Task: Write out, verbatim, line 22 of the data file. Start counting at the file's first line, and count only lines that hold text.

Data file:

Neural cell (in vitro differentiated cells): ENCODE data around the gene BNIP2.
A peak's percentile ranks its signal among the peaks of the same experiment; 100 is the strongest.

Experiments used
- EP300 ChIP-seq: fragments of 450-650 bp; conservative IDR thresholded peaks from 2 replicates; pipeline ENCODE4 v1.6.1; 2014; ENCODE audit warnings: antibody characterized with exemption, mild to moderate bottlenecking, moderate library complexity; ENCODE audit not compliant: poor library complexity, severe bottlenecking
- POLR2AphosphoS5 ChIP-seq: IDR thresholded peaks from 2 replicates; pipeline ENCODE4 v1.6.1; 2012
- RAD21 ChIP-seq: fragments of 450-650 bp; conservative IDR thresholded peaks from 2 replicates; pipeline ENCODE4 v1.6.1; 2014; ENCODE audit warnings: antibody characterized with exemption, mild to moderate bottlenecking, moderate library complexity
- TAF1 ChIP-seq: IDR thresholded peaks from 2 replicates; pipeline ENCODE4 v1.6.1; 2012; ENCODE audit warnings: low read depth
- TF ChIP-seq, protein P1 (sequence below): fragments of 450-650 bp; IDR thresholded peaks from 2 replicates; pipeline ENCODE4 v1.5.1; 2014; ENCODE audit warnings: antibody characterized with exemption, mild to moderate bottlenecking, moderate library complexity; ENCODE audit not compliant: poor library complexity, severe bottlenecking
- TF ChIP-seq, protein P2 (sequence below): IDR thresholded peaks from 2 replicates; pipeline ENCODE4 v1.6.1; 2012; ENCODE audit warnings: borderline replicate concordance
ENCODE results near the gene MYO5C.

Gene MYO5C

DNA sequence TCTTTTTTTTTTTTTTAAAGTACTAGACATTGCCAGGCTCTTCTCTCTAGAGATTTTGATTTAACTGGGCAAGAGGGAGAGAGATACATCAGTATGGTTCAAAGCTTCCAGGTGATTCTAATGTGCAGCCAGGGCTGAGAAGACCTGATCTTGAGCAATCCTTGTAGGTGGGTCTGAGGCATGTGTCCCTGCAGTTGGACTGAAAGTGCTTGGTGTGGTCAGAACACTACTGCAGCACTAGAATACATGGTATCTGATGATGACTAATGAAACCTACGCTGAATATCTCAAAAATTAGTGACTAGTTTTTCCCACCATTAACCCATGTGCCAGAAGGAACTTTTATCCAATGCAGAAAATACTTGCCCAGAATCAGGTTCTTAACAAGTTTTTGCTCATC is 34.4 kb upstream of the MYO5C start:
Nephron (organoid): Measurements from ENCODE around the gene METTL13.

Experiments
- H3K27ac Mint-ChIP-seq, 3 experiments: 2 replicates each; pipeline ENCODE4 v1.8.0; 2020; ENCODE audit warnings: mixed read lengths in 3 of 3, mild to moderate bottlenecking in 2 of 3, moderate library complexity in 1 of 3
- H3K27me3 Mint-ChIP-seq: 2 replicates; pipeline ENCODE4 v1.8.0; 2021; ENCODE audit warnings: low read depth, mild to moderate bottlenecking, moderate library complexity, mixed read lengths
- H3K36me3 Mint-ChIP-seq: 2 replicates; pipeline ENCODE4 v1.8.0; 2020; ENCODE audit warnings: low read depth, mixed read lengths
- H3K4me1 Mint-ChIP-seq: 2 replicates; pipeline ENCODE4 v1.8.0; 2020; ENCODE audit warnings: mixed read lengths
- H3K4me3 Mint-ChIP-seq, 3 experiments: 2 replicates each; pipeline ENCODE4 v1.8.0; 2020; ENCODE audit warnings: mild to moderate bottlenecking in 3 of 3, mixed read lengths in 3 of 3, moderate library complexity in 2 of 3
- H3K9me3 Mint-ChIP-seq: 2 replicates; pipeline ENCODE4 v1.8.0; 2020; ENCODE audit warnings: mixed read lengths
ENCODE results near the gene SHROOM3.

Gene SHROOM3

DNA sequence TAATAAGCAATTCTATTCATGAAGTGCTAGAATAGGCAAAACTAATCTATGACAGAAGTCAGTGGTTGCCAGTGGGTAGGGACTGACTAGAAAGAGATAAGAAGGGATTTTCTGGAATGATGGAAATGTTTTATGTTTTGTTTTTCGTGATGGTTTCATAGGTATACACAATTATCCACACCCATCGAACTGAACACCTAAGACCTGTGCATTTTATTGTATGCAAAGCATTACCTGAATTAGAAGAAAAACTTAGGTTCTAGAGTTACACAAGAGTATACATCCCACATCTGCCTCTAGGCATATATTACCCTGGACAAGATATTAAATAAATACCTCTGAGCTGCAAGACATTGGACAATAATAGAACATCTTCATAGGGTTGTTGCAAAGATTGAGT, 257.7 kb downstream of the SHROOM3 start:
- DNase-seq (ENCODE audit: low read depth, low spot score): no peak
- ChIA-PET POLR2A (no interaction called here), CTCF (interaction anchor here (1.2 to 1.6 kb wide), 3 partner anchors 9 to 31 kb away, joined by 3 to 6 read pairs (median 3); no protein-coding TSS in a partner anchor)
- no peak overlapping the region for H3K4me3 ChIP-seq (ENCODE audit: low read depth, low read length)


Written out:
Gene SHROOM3